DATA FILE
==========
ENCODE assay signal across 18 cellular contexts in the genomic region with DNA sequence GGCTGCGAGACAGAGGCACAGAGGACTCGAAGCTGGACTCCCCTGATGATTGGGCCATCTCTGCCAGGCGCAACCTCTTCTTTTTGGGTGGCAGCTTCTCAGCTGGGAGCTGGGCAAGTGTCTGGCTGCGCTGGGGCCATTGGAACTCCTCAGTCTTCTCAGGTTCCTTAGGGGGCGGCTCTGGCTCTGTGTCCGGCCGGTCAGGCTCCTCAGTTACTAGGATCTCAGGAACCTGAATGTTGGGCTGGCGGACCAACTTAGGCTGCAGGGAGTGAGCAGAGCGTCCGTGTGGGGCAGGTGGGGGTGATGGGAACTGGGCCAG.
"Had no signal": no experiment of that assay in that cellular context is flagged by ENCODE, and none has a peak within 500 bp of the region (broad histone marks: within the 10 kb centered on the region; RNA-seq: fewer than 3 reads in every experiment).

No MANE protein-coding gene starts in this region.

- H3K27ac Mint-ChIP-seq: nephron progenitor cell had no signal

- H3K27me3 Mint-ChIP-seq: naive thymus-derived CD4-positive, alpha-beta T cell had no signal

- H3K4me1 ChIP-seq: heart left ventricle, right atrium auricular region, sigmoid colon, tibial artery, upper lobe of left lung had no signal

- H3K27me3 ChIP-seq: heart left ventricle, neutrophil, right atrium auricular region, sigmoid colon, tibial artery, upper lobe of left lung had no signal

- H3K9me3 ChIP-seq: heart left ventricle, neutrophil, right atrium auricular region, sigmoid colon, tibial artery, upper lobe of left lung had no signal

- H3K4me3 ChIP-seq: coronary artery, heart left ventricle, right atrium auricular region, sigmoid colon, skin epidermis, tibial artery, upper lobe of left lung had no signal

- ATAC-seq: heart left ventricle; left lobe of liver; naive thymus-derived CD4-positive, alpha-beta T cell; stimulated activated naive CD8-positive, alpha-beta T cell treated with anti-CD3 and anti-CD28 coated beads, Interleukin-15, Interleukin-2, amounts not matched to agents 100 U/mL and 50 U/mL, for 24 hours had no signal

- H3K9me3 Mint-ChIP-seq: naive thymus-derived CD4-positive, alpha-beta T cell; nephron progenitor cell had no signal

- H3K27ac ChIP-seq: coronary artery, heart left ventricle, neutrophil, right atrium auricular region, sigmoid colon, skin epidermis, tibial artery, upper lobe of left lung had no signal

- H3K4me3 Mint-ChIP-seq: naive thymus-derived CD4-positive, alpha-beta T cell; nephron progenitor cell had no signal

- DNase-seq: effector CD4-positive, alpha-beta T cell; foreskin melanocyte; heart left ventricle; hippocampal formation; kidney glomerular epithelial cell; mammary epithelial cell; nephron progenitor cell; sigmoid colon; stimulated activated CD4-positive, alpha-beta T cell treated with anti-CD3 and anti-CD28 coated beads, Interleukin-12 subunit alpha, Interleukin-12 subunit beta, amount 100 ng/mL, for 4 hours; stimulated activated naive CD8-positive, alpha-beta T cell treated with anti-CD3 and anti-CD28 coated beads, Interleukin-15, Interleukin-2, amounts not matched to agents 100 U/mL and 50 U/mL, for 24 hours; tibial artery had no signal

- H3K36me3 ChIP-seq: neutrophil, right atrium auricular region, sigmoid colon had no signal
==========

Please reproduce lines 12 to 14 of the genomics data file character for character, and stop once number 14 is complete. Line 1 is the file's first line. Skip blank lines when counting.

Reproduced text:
- H3K27ac ChIP-seq: coronary artery, heart left ventricle, neutrophil, right atrium auricular region, sigmoid colon, skin epidermis, tibial artery, upper lobe of left lung had no signal

- H3K4me3 Mint-ChIP-seq: naive thymus-derived CD4-positive, alpha-beta T cell; nephron progenitor cell had no signal

- DNase-seq: effector CD4-positive, alpha-beta T cell; foreskin melanocyte; heart left ventricle; hippocampal formation; kidney glomerular epithelial cell; mammary epithelial cell; nephron progenitor cell; sigmoid colon; stimulated activated CD4-positive, alpha-beta T cell treated with anti-CD3 and anti-CD28 coated beads, Interleukin-12 subunit alpha, Interleukin-12 subunit beta, amount 100 ng/mL, for 4 hours; stimulated activated naive CD8-positive, alpha-beta T cell treated with anti-CD3 and anti-CD28 coated beads, Interleukin-15, Interleukin-2, amounts not matched to agents 100 U/mL and 50 U/mL, for 24 hours; tibial artery had no signal